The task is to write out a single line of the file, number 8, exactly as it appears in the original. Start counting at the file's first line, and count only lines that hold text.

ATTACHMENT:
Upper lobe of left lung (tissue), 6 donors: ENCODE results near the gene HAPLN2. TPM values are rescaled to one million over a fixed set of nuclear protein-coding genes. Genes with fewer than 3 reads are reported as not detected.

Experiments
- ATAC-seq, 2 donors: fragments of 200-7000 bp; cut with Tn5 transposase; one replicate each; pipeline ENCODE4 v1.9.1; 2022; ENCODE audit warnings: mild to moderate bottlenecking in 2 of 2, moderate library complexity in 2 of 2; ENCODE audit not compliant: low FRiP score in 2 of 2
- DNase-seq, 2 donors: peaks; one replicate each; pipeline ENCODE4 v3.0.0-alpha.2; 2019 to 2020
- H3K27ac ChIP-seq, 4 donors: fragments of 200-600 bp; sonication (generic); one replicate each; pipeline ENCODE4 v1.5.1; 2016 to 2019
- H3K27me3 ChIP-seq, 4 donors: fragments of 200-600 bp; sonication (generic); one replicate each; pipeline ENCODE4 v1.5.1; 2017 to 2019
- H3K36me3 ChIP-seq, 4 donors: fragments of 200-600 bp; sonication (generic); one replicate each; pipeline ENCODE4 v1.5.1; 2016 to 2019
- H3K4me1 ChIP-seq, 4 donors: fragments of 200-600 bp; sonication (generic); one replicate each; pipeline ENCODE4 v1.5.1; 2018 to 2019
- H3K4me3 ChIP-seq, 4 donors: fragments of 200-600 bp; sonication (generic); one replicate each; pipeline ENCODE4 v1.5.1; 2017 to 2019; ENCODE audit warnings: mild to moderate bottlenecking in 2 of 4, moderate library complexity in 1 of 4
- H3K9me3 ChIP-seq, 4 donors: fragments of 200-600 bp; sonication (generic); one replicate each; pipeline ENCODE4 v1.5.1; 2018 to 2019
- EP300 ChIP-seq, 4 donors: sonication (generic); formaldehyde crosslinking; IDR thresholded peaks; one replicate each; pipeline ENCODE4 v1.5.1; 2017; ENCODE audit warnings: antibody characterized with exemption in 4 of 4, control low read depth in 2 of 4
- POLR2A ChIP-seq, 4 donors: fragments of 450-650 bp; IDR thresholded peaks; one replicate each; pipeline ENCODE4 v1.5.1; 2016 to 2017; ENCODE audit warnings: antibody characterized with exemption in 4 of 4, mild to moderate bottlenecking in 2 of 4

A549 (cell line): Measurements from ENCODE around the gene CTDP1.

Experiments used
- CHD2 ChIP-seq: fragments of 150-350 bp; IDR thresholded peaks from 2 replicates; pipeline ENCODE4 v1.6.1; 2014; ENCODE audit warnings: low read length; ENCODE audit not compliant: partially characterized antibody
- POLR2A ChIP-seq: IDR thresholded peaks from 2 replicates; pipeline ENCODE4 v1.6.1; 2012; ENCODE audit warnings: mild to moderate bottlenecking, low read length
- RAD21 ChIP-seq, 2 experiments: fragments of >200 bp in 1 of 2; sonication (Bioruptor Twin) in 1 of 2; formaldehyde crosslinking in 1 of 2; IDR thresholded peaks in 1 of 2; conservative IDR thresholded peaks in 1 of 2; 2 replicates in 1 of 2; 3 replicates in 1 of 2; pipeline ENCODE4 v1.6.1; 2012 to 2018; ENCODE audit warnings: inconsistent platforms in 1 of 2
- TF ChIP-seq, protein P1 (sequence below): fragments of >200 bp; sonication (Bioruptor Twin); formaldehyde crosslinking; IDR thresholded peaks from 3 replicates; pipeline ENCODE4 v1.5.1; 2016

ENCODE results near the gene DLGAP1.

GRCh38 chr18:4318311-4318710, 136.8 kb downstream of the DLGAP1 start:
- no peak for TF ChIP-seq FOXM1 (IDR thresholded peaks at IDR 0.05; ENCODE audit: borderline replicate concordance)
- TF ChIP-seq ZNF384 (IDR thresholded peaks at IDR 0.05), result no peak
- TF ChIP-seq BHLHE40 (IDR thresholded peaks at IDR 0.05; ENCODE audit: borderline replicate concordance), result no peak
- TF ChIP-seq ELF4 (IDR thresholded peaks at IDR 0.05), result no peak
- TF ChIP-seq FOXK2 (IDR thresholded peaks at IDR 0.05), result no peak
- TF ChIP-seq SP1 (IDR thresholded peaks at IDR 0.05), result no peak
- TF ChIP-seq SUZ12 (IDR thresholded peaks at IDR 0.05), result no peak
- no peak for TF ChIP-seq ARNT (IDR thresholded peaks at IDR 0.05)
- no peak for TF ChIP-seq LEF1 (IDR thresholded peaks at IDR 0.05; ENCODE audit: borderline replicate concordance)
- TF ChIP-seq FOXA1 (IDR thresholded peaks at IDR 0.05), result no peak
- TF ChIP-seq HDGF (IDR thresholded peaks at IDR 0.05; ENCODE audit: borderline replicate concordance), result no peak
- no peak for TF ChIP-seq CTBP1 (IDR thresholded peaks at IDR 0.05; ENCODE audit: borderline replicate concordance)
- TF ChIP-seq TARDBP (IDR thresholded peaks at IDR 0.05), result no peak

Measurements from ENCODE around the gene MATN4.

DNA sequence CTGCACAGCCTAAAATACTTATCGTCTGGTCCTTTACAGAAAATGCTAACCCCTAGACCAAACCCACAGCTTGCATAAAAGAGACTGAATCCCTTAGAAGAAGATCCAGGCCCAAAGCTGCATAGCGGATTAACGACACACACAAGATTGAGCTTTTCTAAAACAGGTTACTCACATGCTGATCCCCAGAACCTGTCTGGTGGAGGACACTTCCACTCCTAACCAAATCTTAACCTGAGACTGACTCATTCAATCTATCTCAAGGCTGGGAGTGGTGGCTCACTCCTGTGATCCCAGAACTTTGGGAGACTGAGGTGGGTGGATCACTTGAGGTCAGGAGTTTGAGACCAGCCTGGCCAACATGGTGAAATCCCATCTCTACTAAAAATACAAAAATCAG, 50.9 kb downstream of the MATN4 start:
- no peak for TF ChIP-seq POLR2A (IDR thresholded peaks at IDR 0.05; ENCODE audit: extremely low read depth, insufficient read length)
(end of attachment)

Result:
- H3K4me1 ChIP-seq, 4 donors: fragments of 200-600 bp; sonication (generic); one replicate each; pipeline ENCODE4 v1.5.1; 2018 to 2019